Ok so for a person staying in a tent, this place ins't ideal year round. They receive snow and are a known New Mexico ski area. So if you are planning a visit during the "off prime season" you might want to check into one of the other options for stay in the park.

The park has 50 camping sites designed for tent or RV campers and a few scattered sites for larger RVs as well. While only a handful of locations actually have access to electricity for those wanting of a nice stay without all the extras this place is quite nice. Water stations are scattered throughout camp along with vault toilets.

Something which does set this park apart from others in the area is the Yurt accommodations for those wanting to try something new or wanting to get outdoors but not so much that they are renting an RV and dealing with maintenance or sleeping in a tent which might be a bit overwhelming.

When I visited, it was not yet prime season so many of the amenities were limited. The regular season runs from May 1 to October 31, at this time the Lodge and private picnic shelters are available for rental and from what I have seen the accommodation there is quite spectacular. The lodge plays host to a lot of beautiful weddings and retreats.

While in partial winter shut down mode however, the access to trails is still available and I found that the trails were pretty spectacular to see as you would find native vegetation poking through snow patches, beautiful fluffy snowflakes to play in and plenty of options for enjoying your version of winter activities.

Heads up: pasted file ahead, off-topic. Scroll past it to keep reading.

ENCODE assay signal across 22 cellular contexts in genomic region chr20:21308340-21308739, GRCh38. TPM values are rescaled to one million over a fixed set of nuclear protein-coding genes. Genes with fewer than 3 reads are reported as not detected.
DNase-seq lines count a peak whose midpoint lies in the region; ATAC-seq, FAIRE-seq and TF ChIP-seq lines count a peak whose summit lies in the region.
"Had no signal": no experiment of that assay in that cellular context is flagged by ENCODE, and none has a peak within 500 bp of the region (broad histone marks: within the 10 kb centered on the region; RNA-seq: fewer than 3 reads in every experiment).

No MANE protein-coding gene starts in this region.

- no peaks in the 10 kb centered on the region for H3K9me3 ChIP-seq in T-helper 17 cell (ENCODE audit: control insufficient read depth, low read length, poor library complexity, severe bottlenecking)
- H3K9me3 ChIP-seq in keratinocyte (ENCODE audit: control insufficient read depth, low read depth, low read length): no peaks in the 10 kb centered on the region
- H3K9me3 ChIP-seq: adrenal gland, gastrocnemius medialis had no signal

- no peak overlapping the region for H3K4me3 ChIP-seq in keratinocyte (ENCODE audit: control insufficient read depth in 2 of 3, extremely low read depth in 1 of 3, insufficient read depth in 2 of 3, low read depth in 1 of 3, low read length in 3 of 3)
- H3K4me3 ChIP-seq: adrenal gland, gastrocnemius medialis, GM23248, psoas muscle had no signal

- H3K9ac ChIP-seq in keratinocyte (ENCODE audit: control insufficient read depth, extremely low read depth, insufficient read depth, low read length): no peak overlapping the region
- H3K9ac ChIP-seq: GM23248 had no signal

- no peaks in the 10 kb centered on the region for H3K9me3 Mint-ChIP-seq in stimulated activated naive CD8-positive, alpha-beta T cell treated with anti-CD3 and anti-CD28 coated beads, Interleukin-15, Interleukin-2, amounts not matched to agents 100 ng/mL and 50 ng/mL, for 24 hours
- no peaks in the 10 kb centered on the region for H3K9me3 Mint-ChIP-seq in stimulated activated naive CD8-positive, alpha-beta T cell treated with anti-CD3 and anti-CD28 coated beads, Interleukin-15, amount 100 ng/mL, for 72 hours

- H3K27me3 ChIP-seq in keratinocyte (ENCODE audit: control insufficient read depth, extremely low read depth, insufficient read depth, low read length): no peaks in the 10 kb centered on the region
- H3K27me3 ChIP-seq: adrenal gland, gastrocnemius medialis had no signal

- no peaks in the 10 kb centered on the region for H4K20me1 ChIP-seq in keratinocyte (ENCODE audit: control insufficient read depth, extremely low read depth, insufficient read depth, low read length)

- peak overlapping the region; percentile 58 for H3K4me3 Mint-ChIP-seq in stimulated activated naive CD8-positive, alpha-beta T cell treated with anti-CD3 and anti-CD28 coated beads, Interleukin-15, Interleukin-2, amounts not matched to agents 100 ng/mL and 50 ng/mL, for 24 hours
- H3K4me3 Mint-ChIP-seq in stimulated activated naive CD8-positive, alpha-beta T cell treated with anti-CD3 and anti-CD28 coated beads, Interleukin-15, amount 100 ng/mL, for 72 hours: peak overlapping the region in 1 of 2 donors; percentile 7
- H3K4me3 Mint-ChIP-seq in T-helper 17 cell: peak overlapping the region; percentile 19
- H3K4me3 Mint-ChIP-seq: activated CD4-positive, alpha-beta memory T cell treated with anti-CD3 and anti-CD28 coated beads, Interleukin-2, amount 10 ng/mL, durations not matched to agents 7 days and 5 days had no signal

I was a bit concerned about road conditions in the ongoing snow, but even the roads were taken care of with a certain level of detail which made this park enjoyable as a 4 season park.

My only real concern would be some of the campsites did have pretty close proximity to the roadway. I could see this becoming a bit concerning for road noise as even though on my visit it was a weekday and also during a slower time for tourism, it remained quite busy on the road near the camp.

Tip:

  • Book in advance online, especially if you want one of the only 7 campsites with electricity.

  • Try to snag a spot away from the main road to make your stay a bit more quiet.

  • Bring layers year round, despite being less than 10 miles from Santa Fe where weather is often very warm, the elevation is much different and considerably cooler.

  • Try the waterfall trail it is a short hike of less than 3/4 mile round trip with great pay off at the end

Best Of Both Worlds: City Access With Outdoor Retreat

With seasonal access this campground can get pretty crowded during peak season due to its close proximity to Santa Fe as well as the amazing outdoor spaces. Driving out of the city you leave the desolation and low laying vegetation and are transported into an oasis of tall growth trees and mountain living. It is hard to believe that less than 10 miles separates these two spaces because of the dramatic difference in appearance. This place really has the best of both worlds!

Driving into the camp, you have three options: Walk-In Camping, Camping With Parking Access & Limited Access.

The walk-in spaces are directly to your right across a small bridge with flowing stream below. Some of the spaces are close enough to the stream that you can hear the gentle trickle of water to put your to sleep at night. Parking for these sections is limited, so it is not recommended to take advantage of these if you are with a party bringing more than one vehicle.

The units with parking are well spaced. Pavement and landscaping create separation which allows each camper to have their own space without feeling cramped. Throughout this section are staggered water stations with potable water and toilets as well as trash cans which are weighted to keep animals away.

A trailhead can be accessed from the rear of this camping area so during busy season there are hikers which park in one of the two lots creating excessive foot traffic throughout the camp;. My suggestion would be to avoid site 24 or 26 which are the sites positioned on either side of the official trailhead.